"You have these groups that have so many similar interests; so much knowledge can be shared back and forth. The cadets have a lot of experience — maybe it's environmental science, or soil science of horticulture. There are only benefits to bringing the cadets and academic students together to work on projects," she said. "We all worked together to complete a real-world project — we had a deadline that we had to meet, we had to put in the hours, we had to project manage."

It's one thing, Newsum said, to create a design that is hypothetical.

"It takes on whole new meaning when you know that in a month, plants will be ordered and going into the ground. We had to think about protecting plants from deer. We had think about maintenance going forward," she said. "It brings a whole new scope to a project that maybe we wouldn't have gotten otherwise. Considering this was our first semester in the program, to have this opportunity to jump into design with both feet, it was a fantastic learning experience and I think it only enhanced the teambuilding in the class."

According to Hurley-Kurtz, this project has given the Master of Landscape Architecture students "the opportunity to learn the process or ecological restoration — the students went through the same sequence that they would for any site, small or large."

"They developed their design skills to create a beautiful space on campus. I also think it was a good opportunity for them to think about not just the discreet site, but the larger context of the site, and how some of these restoration issues can be solved in different ways," she said. "Given the emphasis of our MLArch program at Temple Ambler on ecological restoration, projects like this are a golden opportunity to be involved in learning about restoration and practically applying some of those principles. With the collaborative nature of projects like this, they can be a showcase for the MLArch program, the Arboretum and the campus."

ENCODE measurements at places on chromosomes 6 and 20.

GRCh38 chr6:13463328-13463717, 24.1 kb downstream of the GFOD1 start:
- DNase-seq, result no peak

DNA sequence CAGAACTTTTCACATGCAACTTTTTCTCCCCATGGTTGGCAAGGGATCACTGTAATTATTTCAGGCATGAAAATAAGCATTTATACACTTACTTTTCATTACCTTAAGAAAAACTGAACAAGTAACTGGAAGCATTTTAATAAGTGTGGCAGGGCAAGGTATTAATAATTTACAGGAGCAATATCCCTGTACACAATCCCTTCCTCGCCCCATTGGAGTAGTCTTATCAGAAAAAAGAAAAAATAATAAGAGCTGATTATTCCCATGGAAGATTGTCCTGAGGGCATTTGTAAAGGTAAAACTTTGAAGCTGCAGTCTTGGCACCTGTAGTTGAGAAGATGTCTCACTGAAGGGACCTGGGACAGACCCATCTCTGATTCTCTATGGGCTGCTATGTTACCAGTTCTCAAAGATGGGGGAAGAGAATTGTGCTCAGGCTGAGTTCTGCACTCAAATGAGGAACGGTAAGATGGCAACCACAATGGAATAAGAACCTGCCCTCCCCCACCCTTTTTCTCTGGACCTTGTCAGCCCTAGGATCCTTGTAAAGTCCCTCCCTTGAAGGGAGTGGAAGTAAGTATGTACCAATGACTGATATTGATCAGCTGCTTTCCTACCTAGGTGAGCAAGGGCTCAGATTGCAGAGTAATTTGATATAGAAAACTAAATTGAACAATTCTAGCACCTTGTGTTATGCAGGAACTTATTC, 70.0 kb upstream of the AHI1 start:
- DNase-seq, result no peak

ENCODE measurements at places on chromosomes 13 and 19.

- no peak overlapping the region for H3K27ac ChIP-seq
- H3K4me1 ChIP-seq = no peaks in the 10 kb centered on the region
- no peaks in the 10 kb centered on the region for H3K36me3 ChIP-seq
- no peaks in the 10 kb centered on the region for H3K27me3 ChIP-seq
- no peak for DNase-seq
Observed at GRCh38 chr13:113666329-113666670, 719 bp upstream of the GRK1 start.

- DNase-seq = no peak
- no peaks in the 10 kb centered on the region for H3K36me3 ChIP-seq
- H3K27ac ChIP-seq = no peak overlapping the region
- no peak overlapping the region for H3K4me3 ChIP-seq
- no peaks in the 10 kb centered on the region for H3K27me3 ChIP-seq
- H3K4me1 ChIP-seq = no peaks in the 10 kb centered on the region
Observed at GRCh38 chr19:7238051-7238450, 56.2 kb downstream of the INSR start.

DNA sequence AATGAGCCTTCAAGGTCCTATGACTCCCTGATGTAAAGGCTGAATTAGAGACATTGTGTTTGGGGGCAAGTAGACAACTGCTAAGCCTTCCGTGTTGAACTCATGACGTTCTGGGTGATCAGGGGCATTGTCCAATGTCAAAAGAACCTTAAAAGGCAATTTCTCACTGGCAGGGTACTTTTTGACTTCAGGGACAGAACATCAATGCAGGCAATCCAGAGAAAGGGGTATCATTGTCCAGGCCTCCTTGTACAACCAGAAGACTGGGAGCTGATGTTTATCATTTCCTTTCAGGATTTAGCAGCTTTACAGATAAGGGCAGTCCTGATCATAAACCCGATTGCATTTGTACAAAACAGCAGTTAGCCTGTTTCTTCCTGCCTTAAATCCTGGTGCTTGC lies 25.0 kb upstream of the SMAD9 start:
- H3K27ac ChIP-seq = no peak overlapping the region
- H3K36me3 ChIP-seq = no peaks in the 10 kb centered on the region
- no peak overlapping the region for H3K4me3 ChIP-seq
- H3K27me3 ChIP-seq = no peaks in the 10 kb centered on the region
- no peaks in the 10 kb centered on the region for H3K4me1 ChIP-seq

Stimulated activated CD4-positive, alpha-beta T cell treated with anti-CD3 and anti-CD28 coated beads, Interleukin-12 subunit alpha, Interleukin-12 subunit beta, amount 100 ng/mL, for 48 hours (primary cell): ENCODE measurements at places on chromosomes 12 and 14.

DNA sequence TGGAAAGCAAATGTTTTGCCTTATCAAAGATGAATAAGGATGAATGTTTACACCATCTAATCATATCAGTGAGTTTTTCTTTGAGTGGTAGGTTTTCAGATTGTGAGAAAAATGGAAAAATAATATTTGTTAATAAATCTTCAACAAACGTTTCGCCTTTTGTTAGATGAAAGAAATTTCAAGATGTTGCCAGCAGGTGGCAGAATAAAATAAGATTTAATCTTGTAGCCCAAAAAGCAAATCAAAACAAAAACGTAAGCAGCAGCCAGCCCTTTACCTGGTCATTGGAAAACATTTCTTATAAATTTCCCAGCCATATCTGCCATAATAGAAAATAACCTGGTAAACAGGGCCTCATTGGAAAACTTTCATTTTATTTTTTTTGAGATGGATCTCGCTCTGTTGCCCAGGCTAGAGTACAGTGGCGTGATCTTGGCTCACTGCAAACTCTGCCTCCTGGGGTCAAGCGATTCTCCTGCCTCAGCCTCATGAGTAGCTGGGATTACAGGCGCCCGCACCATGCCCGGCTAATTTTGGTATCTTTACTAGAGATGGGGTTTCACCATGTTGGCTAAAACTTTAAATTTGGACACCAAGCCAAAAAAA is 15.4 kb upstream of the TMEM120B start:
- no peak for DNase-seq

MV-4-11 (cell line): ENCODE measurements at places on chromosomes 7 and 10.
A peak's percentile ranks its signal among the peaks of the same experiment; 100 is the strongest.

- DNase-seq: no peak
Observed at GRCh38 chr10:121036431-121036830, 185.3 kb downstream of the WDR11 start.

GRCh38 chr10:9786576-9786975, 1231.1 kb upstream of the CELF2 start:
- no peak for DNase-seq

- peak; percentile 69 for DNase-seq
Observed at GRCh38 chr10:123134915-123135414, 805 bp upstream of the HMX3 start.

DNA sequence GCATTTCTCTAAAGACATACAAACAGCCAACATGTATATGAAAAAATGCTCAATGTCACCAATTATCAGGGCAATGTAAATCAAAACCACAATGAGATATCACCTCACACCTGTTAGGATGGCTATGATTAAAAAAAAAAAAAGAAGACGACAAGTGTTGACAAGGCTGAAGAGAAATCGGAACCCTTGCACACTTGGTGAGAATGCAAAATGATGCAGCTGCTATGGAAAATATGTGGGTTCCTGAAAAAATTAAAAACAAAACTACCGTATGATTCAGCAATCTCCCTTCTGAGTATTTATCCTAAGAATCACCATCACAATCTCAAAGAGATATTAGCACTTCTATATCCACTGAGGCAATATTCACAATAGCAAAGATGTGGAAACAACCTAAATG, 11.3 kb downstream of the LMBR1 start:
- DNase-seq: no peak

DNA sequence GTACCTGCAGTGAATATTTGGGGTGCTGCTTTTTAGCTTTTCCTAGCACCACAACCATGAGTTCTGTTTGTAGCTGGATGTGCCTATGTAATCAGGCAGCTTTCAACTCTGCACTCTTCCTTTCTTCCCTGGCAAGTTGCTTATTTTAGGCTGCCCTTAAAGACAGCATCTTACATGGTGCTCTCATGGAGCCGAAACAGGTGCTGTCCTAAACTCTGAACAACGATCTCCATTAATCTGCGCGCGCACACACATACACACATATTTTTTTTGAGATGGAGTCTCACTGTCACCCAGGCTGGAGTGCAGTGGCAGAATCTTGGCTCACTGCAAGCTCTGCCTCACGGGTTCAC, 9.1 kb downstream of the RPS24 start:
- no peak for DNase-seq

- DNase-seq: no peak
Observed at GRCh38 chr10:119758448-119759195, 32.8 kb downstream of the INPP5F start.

For Rocca, the project helped her develop "solid, practical skills" as she dives deeper into the program.

"There were tangible stakes because this was a design that was actually being built. I am so thankful that this project has happened. I'll be coming back the second year, the third year and beyond and this is something that I will be able to visit and see the first stages of its growth, this habitat that my cohort and I, working with the cadets, were able to create together," she said. "That's something very special that I think has bound us all together. I hope that this project will serve as a continuing educational opportunity. It's a great feeling to be a part of the campus' ongoing recovery efforts."

Northington said he is looking forward to returning to campus 30 years from now to see how the area they helped create has grown.

"My dream for this project is watching the three distinct layers that we designed come to life and for this space to really feel like a woodland again," he said. "I think this is a project future classes could build upon — there was a lot of disturbance from the tornado. I think there are more opportunities for students to implement their concepts on campus in addition to working with students in other disciplines, which was a great part of this experience."